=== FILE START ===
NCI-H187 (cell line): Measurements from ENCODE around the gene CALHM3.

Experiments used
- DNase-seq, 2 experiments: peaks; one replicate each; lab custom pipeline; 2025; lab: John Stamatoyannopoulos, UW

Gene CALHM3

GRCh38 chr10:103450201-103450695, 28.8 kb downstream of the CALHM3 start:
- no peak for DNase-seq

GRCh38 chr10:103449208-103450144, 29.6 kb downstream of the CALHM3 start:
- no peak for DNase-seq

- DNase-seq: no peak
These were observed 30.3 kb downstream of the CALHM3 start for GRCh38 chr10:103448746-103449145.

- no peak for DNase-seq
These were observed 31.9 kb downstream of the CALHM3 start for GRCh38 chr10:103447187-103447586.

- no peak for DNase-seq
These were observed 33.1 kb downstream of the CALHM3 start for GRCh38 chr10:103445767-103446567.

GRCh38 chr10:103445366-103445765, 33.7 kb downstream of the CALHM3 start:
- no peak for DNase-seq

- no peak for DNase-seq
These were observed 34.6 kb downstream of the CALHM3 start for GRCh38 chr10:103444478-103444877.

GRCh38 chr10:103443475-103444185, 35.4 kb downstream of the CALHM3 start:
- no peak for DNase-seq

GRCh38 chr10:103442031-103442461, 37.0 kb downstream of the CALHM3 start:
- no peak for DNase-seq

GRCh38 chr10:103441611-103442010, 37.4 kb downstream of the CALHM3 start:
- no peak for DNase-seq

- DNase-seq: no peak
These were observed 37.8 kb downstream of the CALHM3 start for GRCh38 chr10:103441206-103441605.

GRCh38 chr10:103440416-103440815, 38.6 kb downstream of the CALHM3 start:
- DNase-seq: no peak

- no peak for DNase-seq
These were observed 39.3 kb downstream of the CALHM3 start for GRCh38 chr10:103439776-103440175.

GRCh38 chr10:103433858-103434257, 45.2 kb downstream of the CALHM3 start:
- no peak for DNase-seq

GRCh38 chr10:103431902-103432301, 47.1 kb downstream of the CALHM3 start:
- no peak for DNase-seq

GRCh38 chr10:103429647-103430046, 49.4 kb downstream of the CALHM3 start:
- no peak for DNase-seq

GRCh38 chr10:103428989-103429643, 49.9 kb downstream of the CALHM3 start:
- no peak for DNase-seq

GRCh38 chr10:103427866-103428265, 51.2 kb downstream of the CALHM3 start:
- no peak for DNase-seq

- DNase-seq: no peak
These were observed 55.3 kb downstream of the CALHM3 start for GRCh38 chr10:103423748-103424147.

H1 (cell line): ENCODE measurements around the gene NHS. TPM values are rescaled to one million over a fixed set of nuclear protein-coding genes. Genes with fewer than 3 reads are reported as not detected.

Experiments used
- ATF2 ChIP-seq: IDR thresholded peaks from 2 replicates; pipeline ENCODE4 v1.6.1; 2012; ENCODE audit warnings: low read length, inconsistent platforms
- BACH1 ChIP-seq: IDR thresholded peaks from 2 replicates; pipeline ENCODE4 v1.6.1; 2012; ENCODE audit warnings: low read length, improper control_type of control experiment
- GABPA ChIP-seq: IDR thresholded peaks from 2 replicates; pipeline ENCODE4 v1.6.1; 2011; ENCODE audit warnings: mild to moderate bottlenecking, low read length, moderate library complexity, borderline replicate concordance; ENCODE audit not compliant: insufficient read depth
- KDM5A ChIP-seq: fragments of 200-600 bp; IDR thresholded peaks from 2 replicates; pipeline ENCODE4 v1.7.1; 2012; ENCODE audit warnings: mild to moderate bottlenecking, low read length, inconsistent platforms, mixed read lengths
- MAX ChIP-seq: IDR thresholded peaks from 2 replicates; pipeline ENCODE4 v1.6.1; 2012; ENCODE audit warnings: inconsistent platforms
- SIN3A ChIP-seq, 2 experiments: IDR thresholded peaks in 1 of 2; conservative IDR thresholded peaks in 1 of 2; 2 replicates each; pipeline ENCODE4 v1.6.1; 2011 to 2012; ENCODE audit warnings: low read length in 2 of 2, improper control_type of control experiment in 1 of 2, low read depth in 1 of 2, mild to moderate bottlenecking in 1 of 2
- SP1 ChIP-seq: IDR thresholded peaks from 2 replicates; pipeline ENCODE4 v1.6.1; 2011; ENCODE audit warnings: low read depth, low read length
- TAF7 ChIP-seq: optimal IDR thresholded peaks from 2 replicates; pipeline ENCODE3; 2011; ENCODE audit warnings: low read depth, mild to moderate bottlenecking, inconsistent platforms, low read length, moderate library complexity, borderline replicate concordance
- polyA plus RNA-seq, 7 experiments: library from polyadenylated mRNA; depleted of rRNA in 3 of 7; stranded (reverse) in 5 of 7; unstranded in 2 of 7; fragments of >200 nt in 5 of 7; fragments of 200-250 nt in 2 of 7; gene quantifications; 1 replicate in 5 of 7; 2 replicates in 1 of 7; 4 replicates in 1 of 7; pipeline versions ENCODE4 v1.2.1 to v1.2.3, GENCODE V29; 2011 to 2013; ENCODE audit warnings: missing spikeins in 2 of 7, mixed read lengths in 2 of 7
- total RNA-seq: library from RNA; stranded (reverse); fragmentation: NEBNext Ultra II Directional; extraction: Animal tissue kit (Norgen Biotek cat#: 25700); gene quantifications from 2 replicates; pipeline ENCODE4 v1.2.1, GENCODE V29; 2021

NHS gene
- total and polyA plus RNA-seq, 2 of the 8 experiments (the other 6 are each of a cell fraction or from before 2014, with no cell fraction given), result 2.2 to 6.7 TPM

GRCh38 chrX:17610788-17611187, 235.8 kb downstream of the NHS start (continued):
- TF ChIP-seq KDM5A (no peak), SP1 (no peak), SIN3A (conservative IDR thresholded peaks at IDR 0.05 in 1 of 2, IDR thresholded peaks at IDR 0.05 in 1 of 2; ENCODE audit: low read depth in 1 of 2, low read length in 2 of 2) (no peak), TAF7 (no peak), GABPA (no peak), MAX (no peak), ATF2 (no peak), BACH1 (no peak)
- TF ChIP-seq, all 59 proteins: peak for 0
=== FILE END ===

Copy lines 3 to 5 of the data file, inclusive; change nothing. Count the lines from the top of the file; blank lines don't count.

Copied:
- DNase-seq, 2 experiments: peaks; one replicate each; lab custom pipeline; 2025; lab: John Stamatoyannopoulos, UW

Gene CALHM3

GRCh38 chr10:103450201-103450695, 28.8 kb downstream of the CALHM3 start: